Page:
Preventive Medicine Services Reporting

Preventive Medicine Services Reporting

Preventive medicine services, or “well visits,” are evaluation and management (E/M) services provided to a patient without a chief complaint. The reason for the visit is not an illness or injury (or signs or symptoms of an illness or injury), but rather to evaluate the patient’s overall health, and to identify potential health problems before they manifest.

The CPT® code book includes a dedicated set of codes to describe preventive medicine services:

99381 Initial comprehensive preventive medicine evaluation and management of an individual including an age and gender appropriate history, examination, counseling/anticipatory guidance/risk factor reduction interventions, and the ordering of laboratory/diagnostic procedures, new patient; infant (age younger than 1 year)

99382 …early childhood (age 1 through 4 years)

99383 … late childhood (age 5 through 11 years)

99384 …adolescent (age 12 through 17 years)

99385 …18-39 years

99386 … 40-64 years

99387 …65 years and older

99391 Periodic comprehensive preventive medicine reevaluation and management of an individual including an age and gender appropriate history, examination, counseling/anticipatory guidance/risk factor reduction interventions, and the ordering of laboratory/diagnostic procedures, established patient; infant (age younger than 1 year)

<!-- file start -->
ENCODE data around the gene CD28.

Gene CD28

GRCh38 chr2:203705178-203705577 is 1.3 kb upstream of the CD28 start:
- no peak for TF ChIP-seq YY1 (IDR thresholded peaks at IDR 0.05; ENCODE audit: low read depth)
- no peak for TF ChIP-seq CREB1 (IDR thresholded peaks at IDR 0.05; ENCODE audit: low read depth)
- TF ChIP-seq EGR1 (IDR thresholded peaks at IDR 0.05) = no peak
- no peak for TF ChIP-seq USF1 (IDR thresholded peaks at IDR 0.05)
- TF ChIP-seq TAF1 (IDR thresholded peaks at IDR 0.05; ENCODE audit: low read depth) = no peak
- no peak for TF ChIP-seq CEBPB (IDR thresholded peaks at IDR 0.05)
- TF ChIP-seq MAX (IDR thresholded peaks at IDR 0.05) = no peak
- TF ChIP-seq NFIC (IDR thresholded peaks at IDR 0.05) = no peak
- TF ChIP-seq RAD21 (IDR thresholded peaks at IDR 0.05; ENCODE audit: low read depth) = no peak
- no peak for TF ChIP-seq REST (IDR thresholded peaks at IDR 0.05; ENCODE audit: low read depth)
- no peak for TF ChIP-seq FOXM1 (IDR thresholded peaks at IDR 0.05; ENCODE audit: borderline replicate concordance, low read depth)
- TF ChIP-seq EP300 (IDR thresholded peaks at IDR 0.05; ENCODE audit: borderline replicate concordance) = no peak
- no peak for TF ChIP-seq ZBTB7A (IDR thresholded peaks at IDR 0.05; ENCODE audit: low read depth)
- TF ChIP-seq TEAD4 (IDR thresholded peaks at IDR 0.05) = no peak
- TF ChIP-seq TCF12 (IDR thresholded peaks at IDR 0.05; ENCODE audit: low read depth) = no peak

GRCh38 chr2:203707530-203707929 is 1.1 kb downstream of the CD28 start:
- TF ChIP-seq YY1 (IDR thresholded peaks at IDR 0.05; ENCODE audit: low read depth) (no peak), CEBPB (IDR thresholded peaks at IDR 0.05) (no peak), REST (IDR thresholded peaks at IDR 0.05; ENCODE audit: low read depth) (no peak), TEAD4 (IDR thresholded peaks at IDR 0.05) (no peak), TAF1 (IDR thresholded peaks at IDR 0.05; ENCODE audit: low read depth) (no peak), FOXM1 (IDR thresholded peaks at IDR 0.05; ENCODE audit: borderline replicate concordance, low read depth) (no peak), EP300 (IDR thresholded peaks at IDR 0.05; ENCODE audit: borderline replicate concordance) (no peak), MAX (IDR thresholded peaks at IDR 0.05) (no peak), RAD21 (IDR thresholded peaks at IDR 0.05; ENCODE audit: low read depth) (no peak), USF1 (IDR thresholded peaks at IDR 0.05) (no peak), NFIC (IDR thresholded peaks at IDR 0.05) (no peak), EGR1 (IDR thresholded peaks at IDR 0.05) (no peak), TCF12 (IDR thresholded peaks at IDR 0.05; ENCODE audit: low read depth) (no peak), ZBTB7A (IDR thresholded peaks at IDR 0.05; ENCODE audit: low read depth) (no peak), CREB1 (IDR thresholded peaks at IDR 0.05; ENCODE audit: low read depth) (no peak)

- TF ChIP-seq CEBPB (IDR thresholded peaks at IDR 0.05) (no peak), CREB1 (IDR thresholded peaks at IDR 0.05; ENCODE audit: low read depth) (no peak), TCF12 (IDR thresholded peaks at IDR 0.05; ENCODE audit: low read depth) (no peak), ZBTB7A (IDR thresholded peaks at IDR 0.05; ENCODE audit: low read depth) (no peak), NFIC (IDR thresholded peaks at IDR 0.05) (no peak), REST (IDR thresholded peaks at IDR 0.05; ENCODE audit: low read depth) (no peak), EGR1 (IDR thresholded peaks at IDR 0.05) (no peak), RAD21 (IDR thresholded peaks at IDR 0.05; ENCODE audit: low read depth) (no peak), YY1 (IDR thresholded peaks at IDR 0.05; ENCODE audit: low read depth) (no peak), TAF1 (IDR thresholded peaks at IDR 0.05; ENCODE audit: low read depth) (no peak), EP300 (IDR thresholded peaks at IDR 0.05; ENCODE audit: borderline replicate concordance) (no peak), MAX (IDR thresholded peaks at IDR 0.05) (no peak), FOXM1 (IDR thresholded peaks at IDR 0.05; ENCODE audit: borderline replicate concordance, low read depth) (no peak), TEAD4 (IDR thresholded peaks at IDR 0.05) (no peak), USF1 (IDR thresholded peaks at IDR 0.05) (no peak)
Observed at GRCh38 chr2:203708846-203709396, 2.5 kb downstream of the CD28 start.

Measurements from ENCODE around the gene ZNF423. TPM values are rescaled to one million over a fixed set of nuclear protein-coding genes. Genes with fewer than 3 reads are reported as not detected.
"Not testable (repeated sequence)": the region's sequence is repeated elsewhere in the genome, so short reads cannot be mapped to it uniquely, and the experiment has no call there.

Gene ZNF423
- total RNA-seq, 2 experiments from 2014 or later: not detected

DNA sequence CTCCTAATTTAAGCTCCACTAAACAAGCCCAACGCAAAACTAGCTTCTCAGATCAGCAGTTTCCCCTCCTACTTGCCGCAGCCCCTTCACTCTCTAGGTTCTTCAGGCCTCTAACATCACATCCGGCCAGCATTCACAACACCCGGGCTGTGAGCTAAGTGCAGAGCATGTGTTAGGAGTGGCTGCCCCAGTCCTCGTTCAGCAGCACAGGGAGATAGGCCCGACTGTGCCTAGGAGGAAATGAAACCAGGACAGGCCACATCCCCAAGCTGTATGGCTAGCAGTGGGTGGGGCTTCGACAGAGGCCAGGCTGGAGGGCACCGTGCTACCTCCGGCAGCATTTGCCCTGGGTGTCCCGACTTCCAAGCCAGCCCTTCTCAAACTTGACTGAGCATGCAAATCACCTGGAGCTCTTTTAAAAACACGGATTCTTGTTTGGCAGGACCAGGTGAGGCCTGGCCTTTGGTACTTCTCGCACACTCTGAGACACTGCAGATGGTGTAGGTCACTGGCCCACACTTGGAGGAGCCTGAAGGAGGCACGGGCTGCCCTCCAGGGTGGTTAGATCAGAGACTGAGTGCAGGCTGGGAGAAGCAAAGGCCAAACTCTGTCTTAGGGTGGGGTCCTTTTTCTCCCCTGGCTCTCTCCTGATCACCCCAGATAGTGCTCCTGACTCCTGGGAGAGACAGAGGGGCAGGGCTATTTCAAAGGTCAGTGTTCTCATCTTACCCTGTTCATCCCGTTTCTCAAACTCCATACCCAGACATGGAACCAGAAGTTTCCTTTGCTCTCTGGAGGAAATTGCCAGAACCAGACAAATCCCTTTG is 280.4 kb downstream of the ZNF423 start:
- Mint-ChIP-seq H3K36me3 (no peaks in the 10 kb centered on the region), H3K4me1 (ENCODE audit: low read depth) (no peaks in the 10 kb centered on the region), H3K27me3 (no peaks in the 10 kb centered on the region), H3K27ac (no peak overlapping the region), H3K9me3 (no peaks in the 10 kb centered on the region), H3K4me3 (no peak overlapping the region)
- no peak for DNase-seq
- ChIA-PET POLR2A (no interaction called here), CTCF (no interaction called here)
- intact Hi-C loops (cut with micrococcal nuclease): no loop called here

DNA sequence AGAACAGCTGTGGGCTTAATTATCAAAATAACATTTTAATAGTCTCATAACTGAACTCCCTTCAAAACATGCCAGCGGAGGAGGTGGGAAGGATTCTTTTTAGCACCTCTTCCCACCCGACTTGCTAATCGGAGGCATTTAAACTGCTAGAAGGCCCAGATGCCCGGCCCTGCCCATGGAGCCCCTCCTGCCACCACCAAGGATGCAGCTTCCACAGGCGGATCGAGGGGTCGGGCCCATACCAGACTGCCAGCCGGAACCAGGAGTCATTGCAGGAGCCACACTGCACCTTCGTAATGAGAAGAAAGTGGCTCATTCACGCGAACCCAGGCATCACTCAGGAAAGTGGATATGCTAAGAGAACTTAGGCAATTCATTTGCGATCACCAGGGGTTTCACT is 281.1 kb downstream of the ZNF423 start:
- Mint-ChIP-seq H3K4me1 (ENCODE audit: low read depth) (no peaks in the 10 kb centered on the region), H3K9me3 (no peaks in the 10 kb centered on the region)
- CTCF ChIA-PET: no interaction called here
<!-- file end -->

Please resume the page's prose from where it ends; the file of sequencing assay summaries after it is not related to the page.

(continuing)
99392 …early childhood (age 1 through 4 years)

99393 … late childhood (age 5 through 11 years)

99394 …adolescent (age 12 through 17 years)

99395 …18-39 years

99396 … 40-64 years

99397 …65 years and older

Code assignment is determined by the patient’s age (as detailed in the code descriptor), and whether the patient is new (99381-99387) or established (99391-99397). CPT® applies the “three year rule” to determine “new vs. established” status. A patient is established if any physician in a group practice (or, more precisely, any physician of the same specialty billing under the same group number) has seen that patient for a face-to-face service within the past 36 months. The “Decision Tree for New Vs Established Patients” in the Evaluation and Management Services Guidelines portion of the CPT® code book can help you to select the appropriate patient status.

Service Content Varies by Patient Circumstance

Preventive medicine services must include a comprehensive history and examination, and age-appropriate anticipatory guidance. In the context of preventive medicine services 99381-99397, a comprehensive exam is not the comprehensive exam as defined by either the 1995 or 1997 Evaluation and Management Documentation Guidelines. Instead, the exam should reflect an appropriate assessment, given the specific patient’s age and sex. For example, the specifics of the exam will differ for a 4-yr-old male and a 22-year-old female.